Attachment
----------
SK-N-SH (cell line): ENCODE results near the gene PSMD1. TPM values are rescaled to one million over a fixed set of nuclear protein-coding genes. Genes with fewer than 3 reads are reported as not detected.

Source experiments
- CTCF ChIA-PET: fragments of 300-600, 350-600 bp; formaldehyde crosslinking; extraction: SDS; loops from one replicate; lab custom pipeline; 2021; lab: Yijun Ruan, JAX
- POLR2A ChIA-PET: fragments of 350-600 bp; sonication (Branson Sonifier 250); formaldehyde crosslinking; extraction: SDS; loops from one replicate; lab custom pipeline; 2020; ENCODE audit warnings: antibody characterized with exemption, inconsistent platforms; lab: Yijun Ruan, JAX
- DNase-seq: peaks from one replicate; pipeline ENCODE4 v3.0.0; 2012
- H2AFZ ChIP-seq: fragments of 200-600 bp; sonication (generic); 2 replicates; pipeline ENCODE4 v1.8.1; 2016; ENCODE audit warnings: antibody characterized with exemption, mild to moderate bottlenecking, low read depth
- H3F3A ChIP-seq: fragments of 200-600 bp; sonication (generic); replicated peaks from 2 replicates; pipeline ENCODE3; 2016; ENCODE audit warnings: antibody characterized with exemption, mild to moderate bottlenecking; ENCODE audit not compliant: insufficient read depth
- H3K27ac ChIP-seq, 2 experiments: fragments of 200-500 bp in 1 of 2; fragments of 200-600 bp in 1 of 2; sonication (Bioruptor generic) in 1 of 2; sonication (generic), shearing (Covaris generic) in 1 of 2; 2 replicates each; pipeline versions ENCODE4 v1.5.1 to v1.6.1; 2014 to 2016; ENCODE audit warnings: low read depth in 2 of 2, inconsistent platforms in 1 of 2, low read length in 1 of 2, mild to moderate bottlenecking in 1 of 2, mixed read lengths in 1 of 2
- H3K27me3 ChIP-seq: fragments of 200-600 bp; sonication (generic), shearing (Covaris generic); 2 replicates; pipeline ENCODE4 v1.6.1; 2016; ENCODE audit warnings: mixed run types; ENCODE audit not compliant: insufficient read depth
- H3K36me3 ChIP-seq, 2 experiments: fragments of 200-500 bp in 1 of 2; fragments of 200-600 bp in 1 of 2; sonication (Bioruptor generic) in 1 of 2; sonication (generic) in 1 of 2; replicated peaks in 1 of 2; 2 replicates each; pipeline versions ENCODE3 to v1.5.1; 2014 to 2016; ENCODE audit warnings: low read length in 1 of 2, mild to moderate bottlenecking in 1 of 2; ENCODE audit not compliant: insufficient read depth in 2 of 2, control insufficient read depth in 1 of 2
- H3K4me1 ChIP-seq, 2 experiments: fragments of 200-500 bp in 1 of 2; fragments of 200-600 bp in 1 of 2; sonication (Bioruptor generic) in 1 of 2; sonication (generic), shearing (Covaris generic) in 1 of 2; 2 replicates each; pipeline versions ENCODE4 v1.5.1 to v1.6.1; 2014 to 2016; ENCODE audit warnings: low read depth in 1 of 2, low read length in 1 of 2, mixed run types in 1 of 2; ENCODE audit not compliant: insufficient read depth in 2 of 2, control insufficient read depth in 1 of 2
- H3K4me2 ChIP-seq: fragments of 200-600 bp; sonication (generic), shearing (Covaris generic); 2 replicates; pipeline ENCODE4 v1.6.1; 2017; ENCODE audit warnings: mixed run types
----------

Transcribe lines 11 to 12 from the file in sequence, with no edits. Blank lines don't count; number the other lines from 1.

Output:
- H3K4me1 ChIP-seq, 2 experiments: fragments of 200-500 bp in 1 of 2; fragments of 200-600 bp in 1 of 2; sonication (Bioruptor generic) in 1 of 2; sonication (generic), shearing (Covaris generic) in 1 of 2; 2 replicates each; pipeline versions ENCODE4 v1.5.1 to v1.6.1; 2014 to 2016; ENCODE audit warnings: low read depth in 1 of 2, low read length in 1 of 2, mixed run types in 1 of 2; ENCODE audit not compliant: insufficient read depth in 2 of 2, control insufficient read depth in 1 of 2
- H3K4me2 ChIP-seq: fragments of 200-600 bp; sonication (generic), shearing (Covaris generic); 2 replicates; pipeline ENCODE4 v1.6.1; 2017; ENCODE audit warnings: mixed run types